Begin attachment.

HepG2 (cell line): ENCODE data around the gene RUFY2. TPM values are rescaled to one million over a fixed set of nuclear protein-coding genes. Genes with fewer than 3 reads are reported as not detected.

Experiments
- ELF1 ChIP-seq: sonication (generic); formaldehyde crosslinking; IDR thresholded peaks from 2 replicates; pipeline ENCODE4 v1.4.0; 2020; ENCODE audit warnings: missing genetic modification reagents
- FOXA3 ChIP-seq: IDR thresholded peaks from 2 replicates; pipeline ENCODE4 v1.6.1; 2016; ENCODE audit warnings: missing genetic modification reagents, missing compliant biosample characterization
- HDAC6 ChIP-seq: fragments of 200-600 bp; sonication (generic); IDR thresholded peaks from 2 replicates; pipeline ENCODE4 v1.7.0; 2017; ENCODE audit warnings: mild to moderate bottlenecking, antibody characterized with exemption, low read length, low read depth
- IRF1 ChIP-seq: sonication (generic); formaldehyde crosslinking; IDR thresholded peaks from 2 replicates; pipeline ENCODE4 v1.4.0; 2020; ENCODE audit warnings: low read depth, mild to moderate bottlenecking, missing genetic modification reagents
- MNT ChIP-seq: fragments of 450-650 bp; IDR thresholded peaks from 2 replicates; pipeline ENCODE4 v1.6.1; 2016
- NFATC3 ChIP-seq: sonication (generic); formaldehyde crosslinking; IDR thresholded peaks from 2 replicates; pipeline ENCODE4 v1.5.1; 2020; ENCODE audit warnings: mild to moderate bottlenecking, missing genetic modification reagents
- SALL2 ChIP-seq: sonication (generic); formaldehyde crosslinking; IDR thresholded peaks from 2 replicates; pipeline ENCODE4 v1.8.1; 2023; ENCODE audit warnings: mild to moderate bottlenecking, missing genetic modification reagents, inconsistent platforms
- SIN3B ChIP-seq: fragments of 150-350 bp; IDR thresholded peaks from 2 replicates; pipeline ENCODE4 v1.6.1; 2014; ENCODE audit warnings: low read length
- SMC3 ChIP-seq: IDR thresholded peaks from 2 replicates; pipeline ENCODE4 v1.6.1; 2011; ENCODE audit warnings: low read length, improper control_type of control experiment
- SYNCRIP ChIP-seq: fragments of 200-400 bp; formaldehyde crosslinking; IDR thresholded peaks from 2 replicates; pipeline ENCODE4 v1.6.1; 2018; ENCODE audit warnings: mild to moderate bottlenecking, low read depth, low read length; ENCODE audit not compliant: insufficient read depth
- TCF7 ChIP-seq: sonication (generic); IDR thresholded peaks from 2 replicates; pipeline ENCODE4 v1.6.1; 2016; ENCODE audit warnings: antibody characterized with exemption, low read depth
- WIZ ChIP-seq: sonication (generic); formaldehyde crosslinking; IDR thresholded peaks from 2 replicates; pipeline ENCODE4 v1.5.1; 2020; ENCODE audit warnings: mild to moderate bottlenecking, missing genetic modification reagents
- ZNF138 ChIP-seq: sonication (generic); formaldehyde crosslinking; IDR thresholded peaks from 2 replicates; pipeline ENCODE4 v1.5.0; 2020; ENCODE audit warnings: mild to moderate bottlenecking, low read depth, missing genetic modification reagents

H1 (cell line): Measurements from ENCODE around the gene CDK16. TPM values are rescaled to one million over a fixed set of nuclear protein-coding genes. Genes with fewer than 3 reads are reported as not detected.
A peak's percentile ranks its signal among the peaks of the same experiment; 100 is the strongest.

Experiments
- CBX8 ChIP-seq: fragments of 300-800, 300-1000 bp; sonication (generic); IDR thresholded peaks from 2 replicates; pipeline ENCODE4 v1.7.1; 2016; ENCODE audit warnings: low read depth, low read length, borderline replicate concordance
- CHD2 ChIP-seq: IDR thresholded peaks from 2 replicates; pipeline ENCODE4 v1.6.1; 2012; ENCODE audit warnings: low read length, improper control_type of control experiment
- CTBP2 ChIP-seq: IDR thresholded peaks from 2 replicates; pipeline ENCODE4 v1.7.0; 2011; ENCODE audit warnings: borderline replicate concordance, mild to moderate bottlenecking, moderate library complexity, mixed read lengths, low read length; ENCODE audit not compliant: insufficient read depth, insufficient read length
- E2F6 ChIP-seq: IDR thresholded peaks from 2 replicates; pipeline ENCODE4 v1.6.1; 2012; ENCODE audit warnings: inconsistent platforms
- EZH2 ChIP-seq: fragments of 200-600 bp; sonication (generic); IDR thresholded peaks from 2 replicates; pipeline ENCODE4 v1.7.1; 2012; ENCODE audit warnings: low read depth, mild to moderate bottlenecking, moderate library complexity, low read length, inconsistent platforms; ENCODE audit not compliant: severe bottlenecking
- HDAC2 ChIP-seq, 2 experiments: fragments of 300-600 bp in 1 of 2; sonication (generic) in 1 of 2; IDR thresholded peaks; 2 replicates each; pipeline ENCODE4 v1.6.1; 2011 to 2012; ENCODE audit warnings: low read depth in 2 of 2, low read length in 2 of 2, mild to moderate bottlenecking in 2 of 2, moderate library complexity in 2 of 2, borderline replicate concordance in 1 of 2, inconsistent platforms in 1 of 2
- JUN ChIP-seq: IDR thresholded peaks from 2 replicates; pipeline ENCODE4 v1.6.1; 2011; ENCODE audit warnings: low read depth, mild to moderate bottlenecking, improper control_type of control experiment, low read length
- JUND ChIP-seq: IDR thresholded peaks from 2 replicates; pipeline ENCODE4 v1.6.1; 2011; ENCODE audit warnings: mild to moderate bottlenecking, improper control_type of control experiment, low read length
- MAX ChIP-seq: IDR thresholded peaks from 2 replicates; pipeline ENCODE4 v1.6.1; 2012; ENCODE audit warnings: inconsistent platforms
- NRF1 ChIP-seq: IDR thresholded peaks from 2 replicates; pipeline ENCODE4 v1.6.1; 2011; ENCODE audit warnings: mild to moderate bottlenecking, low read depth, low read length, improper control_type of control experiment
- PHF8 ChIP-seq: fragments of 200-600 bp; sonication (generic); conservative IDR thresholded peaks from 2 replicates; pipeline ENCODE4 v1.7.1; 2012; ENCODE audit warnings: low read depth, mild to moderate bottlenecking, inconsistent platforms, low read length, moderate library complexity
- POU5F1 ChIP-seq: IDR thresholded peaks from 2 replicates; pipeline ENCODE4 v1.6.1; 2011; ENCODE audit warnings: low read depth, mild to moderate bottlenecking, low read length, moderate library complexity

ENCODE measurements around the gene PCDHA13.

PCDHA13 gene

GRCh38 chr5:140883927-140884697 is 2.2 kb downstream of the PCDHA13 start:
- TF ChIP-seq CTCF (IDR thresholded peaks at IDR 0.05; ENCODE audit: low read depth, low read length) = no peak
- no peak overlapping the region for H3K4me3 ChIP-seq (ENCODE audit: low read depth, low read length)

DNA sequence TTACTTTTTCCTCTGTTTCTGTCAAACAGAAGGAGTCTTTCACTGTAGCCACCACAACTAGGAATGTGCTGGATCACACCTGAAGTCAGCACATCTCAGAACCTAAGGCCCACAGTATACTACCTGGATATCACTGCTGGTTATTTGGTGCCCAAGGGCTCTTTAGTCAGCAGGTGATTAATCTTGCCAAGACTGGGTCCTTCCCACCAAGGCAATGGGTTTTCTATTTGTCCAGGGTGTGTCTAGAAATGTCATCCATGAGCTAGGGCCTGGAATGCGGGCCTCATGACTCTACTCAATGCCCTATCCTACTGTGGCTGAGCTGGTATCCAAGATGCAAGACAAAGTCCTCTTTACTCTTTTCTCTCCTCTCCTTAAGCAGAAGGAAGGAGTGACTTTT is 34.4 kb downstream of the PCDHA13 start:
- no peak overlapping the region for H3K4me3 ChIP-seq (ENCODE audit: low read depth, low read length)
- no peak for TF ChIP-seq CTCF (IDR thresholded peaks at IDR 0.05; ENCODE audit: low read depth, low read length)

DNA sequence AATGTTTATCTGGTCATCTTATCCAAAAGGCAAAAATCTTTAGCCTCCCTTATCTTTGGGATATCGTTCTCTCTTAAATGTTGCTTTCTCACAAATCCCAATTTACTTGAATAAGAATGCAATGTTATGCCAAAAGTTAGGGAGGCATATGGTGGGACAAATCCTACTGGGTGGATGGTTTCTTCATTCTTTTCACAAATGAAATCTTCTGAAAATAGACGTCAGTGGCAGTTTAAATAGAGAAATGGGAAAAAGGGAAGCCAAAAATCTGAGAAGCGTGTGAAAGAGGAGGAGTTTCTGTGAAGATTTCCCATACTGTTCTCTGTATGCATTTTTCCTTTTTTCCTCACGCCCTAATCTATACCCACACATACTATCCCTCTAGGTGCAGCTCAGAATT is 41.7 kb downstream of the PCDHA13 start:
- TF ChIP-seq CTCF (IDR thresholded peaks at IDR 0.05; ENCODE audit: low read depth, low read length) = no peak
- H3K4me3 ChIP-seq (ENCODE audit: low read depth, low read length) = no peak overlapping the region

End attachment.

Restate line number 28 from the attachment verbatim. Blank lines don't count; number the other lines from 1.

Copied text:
- NRF1 ChIP-seq: IDR thresholded peaks from 2 replicates; pipeline ENCODE4 v1.6.1; 2011; ENCODE audit warnings: mild to moderate bottlenecking, low read depth, low read length, improper control_type of control experiment